Just as an aside, you can buy cheaper Bahtinov masks from astronomy related stores like optcorp.com or you can make your own, google “bahtinov mask generator”. Personally I never bother with Bahtinov masks for focusing a camera providing that it has a good live view with magnification, which unfortunately not all cameras do. I just bring a bright star like Capella or Vega near the center of the field, switch to maximum magnification and focus carefully. Don’t forget to set your camera/lens to manual focus. Autofocus will not work, but it sure will ruin your careful manual focus if you accidently engage it!
Another approach is to use a portable tracking mount like the Polarie, SkyTracker or Astrotrac which allows you to take much longer exposures without star trailing and then take a foreground shot of whatever duration is required to have a well exposed foreground. You then merge the two in photoshop with appropriate masking. This is certainly more work since you must polar align the tracking mount which takes some practice, but it allows you to use longer focal lengths which would be problematic with your choice of the rule of 600, 500 or my favorite 400. With a 100mm lens you only get about 4 seconds on a static tripod without objectionable star trailing. With a modestly priced and portable tracking mount you can get 10x or more the exposure time.
One more technique worth mentioning. We astrophotographers of deep sky objects virtually always stack our images to collect enough photons and to reduce noise (which basically goes down which the square root of the number of images stacked). IIRC my last deep sky image was a stack of about 40 x 20 minute exposures. Well, this works just as well with a static tripod, you just have to stack more shorter exposures. A few years ago I bought a 400mm f/2.8 and my astronomy gear was 1800 miles away. No problem, I stuck it on a tripod, aimed it at the pleiades and took 32 x 1 second exposures and stacked them and got a fairly decent image that displayed a fair amount of the nebulosity in the areas. There are several free star stacking programs such as deep sky stacker.
“…Another approach is to use a portable tracking mount like the Polarie, SkyTracker or Astrotrac which allows you to take much longer exposures without star trailing and then take a foreground shot of whatever duration is required to have a well exposed foreground. You then merge the two in photoshop with appropriate masking….”
I have used this technique successfully. One of my images taken last summer used a long exposure of the foreground. This was naturally lit with a setting crescent moon which provided enough light to generate both bright and shadowed areas on the structure. I then waited for the moon to set and the Milky Way to rise. The camera was mounted on the iOptron SkyTracker so I was able to do long exposures of the Milky Way without star trails. I then blended the two images together.
See here for a look at several shots from that session. The first image is the one I describe above. The second and third images were single exposures of short duration and high ISO.
Spencer your Nikon 800E sensor is a Sony Sensor if memory serves me and like the A7r or very much alike and you do great captures, like they say that Nikon 14-24 f/2.8 is the gold standard just WOW.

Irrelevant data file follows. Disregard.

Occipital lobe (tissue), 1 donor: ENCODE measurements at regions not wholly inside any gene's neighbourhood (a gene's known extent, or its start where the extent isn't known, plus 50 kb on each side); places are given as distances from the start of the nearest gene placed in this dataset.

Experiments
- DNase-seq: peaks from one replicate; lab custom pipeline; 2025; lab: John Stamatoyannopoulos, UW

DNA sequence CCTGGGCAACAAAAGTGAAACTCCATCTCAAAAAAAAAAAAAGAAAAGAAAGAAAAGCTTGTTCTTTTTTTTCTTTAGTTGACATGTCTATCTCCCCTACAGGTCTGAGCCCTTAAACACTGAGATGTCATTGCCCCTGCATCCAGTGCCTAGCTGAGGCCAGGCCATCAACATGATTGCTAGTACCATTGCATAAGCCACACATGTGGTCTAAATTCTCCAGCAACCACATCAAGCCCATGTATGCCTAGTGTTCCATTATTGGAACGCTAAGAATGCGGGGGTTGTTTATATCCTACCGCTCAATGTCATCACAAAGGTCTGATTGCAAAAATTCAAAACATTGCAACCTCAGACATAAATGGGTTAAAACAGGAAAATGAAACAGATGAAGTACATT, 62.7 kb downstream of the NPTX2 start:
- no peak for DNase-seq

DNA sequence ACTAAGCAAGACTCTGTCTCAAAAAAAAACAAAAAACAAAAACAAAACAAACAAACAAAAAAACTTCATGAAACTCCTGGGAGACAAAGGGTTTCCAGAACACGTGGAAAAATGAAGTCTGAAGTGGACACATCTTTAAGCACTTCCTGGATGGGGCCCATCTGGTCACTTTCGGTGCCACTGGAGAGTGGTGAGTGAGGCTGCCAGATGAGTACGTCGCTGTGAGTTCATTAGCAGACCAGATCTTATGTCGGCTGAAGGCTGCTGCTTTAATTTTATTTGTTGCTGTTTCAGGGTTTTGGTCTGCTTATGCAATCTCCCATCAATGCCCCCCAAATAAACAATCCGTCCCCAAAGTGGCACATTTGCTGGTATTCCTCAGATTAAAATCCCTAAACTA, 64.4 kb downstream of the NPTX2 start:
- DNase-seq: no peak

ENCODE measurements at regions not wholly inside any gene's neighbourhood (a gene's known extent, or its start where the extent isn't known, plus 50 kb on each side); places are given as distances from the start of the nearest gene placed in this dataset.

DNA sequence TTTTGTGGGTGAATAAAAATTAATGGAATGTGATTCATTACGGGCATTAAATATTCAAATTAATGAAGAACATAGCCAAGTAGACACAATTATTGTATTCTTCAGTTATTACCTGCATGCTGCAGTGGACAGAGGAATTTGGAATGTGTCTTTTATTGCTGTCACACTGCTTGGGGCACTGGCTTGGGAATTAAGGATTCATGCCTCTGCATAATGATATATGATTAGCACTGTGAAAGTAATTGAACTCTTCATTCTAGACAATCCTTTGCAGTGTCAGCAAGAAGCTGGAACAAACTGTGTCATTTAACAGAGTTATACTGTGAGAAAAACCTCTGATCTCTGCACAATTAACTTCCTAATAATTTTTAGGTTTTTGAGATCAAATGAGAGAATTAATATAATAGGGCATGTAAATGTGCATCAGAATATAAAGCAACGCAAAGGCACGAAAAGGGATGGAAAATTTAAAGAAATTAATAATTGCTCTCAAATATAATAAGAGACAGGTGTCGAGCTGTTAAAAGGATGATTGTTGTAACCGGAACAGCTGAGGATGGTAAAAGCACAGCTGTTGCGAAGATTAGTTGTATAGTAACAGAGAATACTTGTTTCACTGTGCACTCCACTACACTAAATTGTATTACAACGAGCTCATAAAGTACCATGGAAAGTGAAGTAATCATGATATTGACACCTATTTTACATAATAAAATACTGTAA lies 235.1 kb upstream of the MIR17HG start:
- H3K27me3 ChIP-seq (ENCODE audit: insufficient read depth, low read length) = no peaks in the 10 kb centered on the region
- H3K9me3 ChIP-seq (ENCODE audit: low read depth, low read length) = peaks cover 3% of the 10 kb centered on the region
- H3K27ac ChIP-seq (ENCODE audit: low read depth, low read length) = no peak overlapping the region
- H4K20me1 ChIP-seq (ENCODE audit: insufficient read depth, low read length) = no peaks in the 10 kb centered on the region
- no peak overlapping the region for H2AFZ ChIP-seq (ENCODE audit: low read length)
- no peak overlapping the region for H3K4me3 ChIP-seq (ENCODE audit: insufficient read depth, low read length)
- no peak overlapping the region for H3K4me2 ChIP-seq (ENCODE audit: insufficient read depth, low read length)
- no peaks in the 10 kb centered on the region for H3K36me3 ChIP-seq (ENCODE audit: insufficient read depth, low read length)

Just thought I would share my experience with super ultra wides. I have been doing Milky Way captures in dark sky areas even within a brightly lit parking lot to a very dark beach with the Voigtlander 12mm f/5.6 and the new Voigtlander 10mm f/5.6 and manly the Sony SEL1018 f/4 at Full Frame mode of 12mm or before it the Rokinon 14mm f/2.8 with the A7s 12.2MP. My main thing is doing shots in front of driftwood on Driftwood Beach Jekyll Island Ga. from Feb to Oct. At 10 or 12mm even 14mm. I can stand in front of a 15 to 40 ft. tree maybe 10 to 20 feet (even closer) and get the whole tree or trees WITH the Milky Way above it (them). I do not do panoramic (yet) so I like the small size of the Milky Way with a close object as foreground, 10mm is awesome even at f/5.6 (you can do a 50 second shot and get lots of light). The SEL1018 in full frame at 12mm is soft on the sides and some vignetting (when doing dark work) but you get a 42 sec shot, the 14mm a 35 sec. shot. At the 500 rule you get some star trailing in the upper right side above the Galactic Spiral due to star movement faster in that area (thought I had a real bad lens). The Voigtlander 10mm and 12mm are superb glass with barely any star trailing at 500 rule and the SEL1018 at 12mm some star trailing but not like the Rokinon 14mm. I have gone to the 300 rule at 12mm and up even for my SEL1635Z.
As far as focusing as asked by prepalaw all you do is do a magnify mode at 10x for Canon or almost max for Sony pick your brightest star (maybe Mars or Jupiter) and manual focus, anything that the camera captures in front of the lens close to infinity will be sharp as a tack at 10mm to 16mm and tape it in place if you plan to do a walkabout like I do.
When doing night landscapes below 24mm like 10mm to 16mm remember like daytime everything is very far away so have a close subject. I have captured Newly Weds under the driftwood with a crescent moon (looking full) and a Milky Way above it and the pink glow of a sunrise up close to a couple maybe 15ft and very clear near and far, just as a test one early morning waiting for a sunrise at 10mm f/5.6 in Aperture at 10 seconds, Oh and no Flash!!! With clear stars reflecting off the still and foamy surf and no PS layering of anything!
Yes, even when so dark you can barely see your magic box there is so much light that no one can see but it can!!!
your articles are great and so are you photos. Here is the situation from my perspective. It is almost pitch black outside. What do I have to achieve Perfect Focus.
What this article lacks is the “how to do that”. The mechanics. I am not worried about a long lens. A short lens. I am worried that my shots do not have perfect focus.